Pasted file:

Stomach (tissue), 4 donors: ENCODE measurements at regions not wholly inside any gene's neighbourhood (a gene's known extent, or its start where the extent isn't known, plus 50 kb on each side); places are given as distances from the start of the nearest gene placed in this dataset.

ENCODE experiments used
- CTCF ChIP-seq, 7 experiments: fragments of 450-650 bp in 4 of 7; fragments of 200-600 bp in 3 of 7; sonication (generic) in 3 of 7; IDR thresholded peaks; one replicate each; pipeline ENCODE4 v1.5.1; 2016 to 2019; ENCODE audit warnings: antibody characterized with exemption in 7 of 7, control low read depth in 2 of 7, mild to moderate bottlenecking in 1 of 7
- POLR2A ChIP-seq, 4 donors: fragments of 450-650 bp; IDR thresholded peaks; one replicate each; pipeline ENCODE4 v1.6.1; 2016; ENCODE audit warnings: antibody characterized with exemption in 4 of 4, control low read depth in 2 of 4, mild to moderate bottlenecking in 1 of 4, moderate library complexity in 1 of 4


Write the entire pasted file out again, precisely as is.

Stomach (tissue), 4 donors: ENCODE measurements at regions not wholly inside any gene's neighbourhood (a gene's known extent, or its start where the extent isn't known, plus 50 kb on each side); places are given as distances from the start of the nearest gene placed in this dataset.

ENCODE experiments used
- CTCF ChIP-seq, 7 experiments: fragments of 450-650 bp in 4 of 7; fragments of 200-600 bp in 3 of 7; sonication (generic) in 3 of 7; IDR thresholded peaks; one replicate each; pipeline ENCODE4 v1.5.1; 2016 to 2019; ENCODE audit warnings: antibody characterized with exemption in 7 of 7, control low read depth in 2 of 7, mild to moderate bottlenecking in 1 of 7
- POLR2A ChIP-seq, 4 donors: fragments of 450-650 bp; IDR thresholded peaks; one replicate each; pipeline ENCODE4 v1.6.1; 2016; ENCODE audit warnings: antibody characterized with exemption in 4 of 4, control low read depth in 2 of 4, mild to moderate bottlenecking in 1 of 4, moderate library complexity in 1 of 4